What Is Title Insurance?
When a title order is placed, a search of the public records is completed. Based on what is identified by the search, a title commitment is prepared. A title commitment is an offer to provide a title insurance policy, subject to the items that are on the commitment. The commitment provides information about:
- Who owns the property
- Outstanding taxes
- Outstanding mortgages or liens that the ownership interest is subject to
- Any recorded documents that affect the property.
A title insurance policy insures that the purchaser owns the property and that there are no issues other than the ones listed on the title insurance policy as exceptions. Typically, at or before the real estate closing, the outstanding liens and taxes are paid so that the title is clear of any prior interests.
What claims or losses are covered by the contract are outlined in the title insurance policy that is issued. The two most common policies issued are the Owner's Policy of Title Insurance and the Loan Policy of Title Insurance.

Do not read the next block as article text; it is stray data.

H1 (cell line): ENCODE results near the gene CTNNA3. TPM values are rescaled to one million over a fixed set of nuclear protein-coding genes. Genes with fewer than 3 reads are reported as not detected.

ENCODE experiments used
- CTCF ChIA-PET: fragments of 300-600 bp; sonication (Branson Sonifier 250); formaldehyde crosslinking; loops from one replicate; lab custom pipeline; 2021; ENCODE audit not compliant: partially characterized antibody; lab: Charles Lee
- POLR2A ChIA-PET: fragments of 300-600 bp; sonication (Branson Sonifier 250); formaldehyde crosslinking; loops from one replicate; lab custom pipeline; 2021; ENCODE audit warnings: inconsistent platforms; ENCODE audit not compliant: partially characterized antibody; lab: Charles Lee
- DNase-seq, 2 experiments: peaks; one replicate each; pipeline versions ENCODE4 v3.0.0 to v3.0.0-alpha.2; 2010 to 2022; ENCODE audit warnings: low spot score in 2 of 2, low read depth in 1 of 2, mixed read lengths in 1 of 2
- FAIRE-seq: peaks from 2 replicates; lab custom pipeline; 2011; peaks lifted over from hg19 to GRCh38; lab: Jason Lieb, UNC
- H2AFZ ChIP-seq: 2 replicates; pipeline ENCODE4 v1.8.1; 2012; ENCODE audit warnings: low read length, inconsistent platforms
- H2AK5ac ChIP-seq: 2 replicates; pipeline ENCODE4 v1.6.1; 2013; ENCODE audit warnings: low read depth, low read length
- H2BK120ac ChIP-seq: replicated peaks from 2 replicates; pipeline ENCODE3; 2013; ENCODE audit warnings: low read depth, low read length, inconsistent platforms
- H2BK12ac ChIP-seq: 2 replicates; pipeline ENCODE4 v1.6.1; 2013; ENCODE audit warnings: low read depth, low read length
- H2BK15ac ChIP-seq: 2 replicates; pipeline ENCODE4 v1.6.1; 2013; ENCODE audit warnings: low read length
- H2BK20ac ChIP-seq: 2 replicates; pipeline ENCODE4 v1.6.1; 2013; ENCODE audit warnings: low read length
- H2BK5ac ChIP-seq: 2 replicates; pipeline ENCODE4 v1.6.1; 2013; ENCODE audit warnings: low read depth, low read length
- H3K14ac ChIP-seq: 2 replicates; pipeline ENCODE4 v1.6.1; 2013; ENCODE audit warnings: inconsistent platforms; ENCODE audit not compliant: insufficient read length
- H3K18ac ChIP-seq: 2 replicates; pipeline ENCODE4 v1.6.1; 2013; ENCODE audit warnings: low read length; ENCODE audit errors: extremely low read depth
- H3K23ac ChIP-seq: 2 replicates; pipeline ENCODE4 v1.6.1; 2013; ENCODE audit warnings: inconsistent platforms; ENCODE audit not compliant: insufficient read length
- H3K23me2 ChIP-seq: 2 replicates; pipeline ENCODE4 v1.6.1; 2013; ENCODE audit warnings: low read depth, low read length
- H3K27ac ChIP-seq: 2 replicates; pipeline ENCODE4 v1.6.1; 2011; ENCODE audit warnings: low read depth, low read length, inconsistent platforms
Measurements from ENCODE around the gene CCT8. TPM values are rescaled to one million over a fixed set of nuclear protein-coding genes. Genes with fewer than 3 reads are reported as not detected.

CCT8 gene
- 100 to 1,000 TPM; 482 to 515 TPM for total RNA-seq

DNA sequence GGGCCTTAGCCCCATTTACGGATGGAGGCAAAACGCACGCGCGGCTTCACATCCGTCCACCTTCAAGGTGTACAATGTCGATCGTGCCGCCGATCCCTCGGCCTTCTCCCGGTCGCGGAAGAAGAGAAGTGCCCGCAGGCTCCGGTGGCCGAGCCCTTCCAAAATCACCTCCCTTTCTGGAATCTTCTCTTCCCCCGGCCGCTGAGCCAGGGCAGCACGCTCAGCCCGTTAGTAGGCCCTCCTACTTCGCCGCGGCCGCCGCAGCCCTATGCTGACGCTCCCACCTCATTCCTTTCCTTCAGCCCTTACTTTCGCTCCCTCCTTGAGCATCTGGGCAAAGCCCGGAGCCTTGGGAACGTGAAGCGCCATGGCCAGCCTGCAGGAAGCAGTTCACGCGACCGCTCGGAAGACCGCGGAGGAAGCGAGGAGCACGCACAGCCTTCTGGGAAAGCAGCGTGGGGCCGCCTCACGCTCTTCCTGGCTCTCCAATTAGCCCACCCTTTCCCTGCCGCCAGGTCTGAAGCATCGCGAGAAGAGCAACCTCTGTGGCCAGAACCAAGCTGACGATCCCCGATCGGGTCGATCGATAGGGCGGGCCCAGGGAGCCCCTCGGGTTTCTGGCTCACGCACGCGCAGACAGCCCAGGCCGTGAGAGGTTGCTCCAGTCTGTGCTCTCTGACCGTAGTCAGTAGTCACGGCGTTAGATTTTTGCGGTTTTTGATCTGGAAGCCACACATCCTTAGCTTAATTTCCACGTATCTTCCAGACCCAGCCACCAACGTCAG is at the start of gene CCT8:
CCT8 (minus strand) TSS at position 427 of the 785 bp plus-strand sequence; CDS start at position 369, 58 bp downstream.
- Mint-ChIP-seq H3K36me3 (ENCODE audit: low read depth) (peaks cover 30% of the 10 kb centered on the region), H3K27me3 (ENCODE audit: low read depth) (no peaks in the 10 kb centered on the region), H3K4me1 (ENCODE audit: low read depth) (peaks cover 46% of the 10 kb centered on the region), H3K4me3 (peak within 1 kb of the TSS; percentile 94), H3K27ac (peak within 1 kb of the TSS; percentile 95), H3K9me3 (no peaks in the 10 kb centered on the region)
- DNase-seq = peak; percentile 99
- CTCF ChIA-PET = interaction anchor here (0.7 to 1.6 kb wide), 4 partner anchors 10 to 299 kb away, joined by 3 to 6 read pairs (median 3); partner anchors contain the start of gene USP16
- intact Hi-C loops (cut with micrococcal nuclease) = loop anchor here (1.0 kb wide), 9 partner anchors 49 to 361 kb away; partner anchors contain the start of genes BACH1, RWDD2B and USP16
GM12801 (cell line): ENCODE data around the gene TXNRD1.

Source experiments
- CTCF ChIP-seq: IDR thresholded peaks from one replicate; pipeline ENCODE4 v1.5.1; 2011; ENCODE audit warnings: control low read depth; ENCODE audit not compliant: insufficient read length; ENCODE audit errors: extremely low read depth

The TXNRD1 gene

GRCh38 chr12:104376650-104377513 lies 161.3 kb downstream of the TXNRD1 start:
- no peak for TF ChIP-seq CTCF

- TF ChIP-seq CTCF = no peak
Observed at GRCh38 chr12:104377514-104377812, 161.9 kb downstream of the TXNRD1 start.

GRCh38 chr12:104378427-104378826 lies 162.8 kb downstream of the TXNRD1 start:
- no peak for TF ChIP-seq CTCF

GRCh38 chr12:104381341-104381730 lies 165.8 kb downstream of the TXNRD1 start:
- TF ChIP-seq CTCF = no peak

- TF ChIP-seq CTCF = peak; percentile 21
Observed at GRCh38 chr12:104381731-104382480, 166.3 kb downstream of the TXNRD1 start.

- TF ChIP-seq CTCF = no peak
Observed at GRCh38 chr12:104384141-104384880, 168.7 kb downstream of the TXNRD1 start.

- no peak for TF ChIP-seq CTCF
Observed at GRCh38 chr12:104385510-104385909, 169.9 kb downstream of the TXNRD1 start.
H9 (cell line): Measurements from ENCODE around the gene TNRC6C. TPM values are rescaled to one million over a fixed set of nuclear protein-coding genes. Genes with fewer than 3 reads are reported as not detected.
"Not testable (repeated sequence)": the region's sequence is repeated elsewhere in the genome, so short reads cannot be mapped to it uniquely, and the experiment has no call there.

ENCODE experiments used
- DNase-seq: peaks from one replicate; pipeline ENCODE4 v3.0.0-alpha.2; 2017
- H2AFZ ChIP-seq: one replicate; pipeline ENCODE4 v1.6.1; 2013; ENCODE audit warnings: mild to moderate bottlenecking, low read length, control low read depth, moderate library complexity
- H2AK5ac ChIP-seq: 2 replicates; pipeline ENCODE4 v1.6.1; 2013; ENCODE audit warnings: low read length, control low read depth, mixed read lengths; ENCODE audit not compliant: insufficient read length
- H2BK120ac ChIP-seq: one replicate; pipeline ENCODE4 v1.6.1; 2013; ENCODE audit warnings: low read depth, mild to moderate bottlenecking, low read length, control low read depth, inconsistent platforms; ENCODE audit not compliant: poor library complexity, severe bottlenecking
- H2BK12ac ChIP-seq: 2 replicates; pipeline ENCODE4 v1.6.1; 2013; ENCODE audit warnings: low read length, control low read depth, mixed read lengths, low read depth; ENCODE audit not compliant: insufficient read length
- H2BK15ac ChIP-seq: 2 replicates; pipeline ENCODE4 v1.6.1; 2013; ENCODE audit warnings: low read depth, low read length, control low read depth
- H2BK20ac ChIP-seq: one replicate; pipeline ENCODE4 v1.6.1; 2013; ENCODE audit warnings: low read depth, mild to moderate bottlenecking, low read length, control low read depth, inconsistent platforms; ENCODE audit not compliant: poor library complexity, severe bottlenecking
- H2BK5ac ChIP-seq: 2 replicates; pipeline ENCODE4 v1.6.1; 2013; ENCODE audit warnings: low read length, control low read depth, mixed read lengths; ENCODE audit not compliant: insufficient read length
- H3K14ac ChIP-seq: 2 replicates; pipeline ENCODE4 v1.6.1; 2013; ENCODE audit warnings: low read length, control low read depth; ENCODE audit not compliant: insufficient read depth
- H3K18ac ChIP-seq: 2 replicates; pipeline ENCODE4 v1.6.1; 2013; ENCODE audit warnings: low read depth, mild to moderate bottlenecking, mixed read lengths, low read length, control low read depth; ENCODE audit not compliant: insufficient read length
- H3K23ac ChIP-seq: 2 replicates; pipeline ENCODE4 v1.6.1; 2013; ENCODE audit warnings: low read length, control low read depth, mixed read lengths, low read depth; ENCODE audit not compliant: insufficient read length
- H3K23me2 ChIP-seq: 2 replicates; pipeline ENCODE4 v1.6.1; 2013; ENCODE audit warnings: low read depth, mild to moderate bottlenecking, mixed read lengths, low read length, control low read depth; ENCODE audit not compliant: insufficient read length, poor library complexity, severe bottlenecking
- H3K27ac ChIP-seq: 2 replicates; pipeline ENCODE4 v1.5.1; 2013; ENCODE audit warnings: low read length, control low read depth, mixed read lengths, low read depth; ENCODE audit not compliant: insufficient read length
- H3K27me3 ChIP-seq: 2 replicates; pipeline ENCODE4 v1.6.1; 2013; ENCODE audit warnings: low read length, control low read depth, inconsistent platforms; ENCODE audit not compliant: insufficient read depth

Owner's Policy of Title Insurance
An Owner's Policy of Title Insurance is issued to the purchaser. It protects the purchaser against errors, liens, claims to ownership, and invalid deeds.
Loan Policy of Title Insurance
A Loan Policy of Title Insurance is issued to the lender. It insures that the lender's interests have priority over other liens on the property. Generally, lender claims arise when a mortgage is in default.
Title Insurance is Different from Other Insurance
Title insurance insures against things that occurred in the past, Other forms of insurance insure against future events. Title Insurance has a one-time premium. Other forms of insurance typically have monthly, quarterly, or annual premiums.
Title Companies and title agencies identify and rectify issues before the real estate closing. As a result, title insurance claims are less frequent than with other forms of insurance. More of the premium is applied to the upfront work done. Despite the work that goes into risk minimization, hidden defects can emerge after the completion of a real estate purchase. Title insurance is there to protect the policyholder if hidden risks are identified. Examples include:
A forged deed that transfers no title to real estate
Previously undisclosed heirs with claims against the property
Someone in the chain of title who conveyed title was not mentally competent
Errors in the public record